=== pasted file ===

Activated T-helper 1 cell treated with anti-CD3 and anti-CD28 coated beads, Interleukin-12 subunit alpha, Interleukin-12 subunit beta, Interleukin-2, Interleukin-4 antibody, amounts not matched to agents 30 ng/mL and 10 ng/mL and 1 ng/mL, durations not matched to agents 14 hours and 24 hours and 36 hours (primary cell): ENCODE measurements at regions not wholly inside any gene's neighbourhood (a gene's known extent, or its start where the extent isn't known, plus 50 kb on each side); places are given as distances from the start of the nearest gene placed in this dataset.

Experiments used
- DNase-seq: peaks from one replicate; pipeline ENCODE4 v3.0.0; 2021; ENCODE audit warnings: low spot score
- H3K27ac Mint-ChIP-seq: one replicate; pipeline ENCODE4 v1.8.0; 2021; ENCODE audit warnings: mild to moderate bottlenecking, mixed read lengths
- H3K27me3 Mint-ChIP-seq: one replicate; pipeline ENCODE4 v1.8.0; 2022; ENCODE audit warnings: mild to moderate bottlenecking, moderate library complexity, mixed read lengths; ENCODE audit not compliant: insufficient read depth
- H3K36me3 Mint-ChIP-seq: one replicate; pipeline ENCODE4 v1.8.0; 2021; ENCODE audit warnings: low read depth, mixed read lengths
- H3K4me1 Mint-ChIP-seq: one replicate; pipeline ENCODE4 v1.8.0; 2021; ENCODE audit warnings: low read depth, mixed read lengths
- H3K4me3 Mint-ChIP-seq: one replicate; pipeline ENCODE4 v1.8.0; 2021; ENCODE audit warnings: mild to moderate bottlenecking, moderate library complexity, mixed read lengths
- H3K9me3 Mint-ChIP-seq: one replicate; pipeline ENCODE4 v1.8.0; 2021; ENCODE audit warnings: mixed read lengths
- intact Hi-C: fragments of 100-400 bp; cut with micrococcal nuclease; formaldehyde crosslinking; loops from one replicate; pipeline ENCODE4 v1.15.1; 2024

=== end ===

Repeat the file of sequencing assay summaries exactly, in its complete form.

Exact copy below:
Activated T-helper 1 cell treated with anti-CD3 and anti-CD28 coated beads, Interleukin-12 subunit alpha, Interleukin-12 subunit beta, Interleukin-2, Interleukin-4 antibody, amounts not matched to agents 30 ng/mL and 10 ng/mL and 1 ng/mL, durations not matched to agents 14 hours and 24 hours and 36 hours (primary cell): ENCODE measurements at regions not wholly inside any gene's neighbourhood (a gene's known extent, or its start where the extent isn't known, plus 50 kb on each side); places are given as distances from the start of the nearest gene placed in this dataset.

Experiments used
- DNase-seq: peaks from one replicate; pipeline ENCODE4 v3.0.0; 2021; ENCODE audit warnings: low spot score
- H3K27ac Mint-ChIP-seq: one replicate; pipeline ENCODE4 v1.8.0; 2021; ENCODE audit warnings: mild to moderate bottlenecking, mixed read lengths
- H3K27me3 Mint-ChIP-seq: one replicate; pipeline ENCODE4 v1.8.0; 2022; ENCODE audit warnings: mild to moderate bottlenecking, moderate library complexity, mixed read lengths; ENCODE audit not compliant: insufficient read depth
- H3K36me3 Mint-ChIP-seq: one replicate; pipeline ENCODE4 v1.8.0; 2021; ENCODE audit warnings: low read depth, mixed read lengths
- H3K4me1 Mint-ChIP-seq: one replicate; pipeline ENCODE4 v1.8.0; 2021; ENCODE audit warnings: low read depth, mixed read lengths
- H3K4me3 Mint-ChIP-seq: one replicate; pipeline ENCODE4 v1.8.0; 2021; ENCODE audit warnings: mild to moderate bottlenecking, moderate library complexity, mixed read lengths
- H3K9me3 Mint-ChIP-seq: one replicate; pipeline ENCODE4 v1.8.0; 2021; ENCODE audit warnings: mixed read lengths
- intact Hi-C: fragments of 100-400 bp; cut with micrococcal nuclease; formaldehyde crosslinking; loops from one replicate; pipeline ENCODE4 v1.15.1; 2024